When our kids were in elementary school it was obvious what we had to do to get them ready for the new school year. Registration. Check. Meet the teacher night. Check. School supply shopping. Check. Pictures on the first day. Check. You know the drill! If you’re like me, by the time your kids reached middle school you had the whole routine down to a science.
Then they hit junior high. And high school. And things changed. Those same kids that needed us to help them get back to school when they were little overnight became, dare I say, INDEPENDENT.
It’s at this point that parents like us have a decision to make. How are we going to approach our teen’s new found independence? In my experience, parents typically choose one of three paths to follow as our teens mature to young adults.
With the first we allow our kids all the independence they want. Letting them make their own decisions and essentially letting them spread their wings and fly. While we continue to support them financially and offer guidance when asked, we begin treating them much more like adults.
Parents along the second path stay heavily involved in all aspects of their teen’s life and try to manage all of their decisions despite their teen’s likely resistance.
And the third? It’s the path in the middle. Somewhere between allowing your teen full independence and you keeping total control. With this path, you slowly give up your control as your teen moves towards their eventual independence.
Personally and professionally, I like the path in the middle. Teenagers are still children who need nurturing and guidance from their parents. But they are also at a time in their development where they need to express their individuality and learn to make decisions on their own.As they return to school, try some of these tips to foster your teen’s independence and continue a healthy level of parental involvement:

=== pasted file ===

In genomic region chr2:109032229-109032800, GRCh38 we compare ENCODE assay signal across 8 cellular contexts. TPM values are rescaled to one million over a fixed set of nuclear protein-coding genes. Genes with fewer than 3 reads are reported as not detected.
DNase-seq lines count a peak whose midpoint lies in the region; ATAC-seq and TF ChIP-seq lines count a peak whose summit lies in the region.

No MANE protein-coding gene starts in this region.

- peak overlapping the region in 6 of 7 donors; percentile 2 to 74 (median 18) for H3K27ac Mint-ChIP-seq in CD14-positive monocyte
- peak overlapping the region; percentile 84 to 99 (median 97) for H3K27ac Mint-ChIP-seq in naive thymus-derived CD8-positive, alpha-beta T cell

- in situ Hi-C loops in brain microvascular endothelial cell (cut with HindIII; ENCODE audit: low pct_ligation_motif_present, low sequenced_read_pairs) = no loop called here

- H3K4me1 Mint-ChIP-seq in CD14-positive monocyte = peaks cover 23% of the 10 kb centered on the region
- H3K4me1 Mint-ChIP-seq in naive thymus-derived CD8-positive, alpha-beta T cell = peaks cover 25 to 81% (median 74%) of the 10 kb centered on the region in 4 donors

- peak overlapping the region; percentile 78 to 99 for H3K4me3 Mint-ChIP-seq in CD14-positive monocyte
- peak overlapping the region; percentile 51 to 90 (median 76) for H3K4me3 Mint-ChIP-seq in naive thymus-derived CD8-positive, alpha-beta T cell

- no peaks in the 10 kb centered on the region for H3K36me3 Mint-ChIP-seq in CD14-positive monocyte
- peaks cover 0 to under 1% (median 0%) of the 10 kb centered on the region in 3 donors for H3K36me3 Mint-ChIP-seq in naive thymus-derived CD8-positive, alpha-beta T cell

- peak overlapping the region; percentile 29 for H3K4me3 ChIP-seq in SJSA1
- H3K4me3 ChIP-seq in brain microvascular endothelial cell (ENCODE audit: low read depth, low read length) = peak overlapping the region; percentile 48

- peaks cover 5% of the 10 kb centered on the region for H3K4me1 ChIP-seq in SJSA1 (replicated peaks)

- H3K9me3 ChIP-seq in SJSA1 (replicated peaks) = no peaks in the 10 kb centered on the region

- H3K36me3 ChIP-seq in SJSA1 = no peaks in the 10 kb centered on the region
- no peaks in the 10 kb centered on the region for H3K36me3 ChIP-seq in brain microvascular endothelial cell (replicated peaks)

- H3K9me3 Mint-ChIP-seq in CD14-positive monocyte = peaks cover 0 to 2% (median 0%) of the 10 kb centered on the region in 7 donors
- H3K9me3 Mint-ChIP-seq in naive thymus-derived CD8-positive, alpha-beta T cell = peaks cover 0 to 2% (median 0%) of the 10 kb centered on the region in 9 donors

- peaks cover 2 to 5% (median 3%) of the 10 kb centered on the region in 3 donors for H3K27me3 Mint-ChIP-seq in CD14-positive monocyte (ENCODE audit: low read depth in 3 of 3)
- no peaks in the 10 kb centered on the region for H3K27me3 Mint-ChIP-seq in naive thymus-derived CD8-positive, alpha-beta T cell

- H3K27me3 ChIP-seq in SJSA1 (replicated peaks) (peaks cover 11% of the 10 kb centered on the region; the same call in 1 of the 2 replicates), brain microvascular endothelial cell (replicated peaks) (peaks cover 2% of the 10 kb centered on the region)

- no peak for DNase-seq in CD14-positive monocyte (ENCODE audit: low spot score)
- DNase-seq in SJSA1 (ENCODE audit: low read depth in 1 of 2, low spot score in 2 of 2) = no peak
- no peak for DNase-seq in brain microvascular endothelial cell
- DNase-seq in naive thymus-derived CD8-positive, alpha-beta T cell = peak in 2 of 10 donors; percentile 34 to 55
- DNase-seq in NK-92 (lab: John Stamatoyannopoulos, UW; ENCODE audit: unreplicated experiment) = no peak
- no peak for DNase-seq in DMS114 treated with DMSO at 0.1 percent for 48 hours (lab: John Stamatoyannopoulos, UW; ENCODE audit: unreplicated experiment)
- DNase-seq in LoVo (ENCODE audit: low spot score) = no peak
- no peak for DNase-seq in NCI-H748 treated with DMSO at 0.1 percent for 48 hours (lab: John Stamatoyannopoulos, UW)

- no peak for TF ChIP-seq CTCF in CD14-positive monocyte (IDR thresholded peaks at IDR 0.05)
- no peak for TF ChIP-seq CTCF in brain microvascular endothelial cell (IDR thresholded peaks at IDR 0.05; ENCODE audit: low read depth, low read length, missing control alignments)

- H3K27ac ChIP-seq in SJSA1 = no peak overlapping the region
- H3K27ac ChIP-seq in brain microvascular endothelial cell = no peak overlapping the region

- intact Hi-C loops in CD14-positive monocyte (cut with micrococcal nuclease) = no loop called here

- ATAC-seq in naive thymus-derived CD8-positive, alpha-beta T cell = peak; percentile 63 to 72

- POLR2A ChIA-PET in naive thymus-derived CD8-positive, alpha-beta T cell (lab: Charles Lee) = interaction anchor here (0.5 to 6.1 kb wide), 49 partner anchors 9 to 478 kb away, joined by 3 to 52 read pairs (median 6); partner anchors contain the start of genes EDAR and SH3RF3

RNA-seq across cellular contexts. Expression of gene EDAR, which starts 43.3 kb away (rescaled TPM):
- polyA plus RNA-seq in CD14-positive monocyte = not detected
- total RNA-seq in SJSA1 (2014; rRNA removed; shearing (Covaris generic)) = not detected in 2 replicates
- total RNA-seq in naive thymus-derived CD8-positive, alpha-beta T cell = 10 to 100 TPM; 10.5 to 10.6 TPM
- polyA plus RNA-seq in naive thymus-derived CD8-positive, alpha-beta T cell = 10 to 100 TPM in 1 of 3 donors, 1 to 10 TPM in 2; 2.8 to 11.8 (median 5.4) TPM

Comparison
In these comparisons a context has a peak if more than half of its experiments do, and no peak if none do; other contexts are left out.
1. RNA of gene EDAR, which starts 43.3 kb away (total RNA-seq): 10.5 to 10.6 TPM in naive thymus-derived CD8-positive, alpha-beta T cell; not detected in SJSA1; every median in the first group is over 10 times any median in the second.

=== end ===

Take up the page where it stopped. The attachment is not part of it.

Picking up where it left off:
- Registration. Most high schools have a day in the summer to pick up schedules, get parking permits, and receive locker assignments. Ask your teen if they want to go with friends or if they want you to accompany them. If they want to go without you, let them! Of course make sure they have any money or information they need to take with them and then ask questions about what they did when they get home. But allow them the chance to participate independently if that’s what they prefer.
- Meet the teacher night. Events like these still happen in high school and are just as important for parents to attend as they were when our kids were in elementary school. My kids know that my presence at meet the teacher night is non-negotiable. In junior high and high school these events are designed specifically for parents to learn about what’s going on with their teen’s education. It serves as a springboard for parent-teen conversations about classes and activities throughout the school year.
- School supplies. This is a perfect time to let your teen experience shopping from a list with a budget. Have them make a list of what they need, give them a certain amount of money to make their purchases, and send them on their way. When they get back talk with them about the process, including what they liked and didn’t like. Now for big purchases, like graphing calculators, I’d recommend getting a little more involved. Do some research with your teen and find a calculator that meets their needs for school and for college entrance exams. Then teach them about price comparison shopping, as you can find items like these for a wide variety of prices in stores, online, or even secondhand.
What tips do you have for helping your teen get back to school more independently while still staying involved? I’d love to hear from you! Oh, and just in case you’re curious, those first day of school pictures…also non-negotiable with this mom.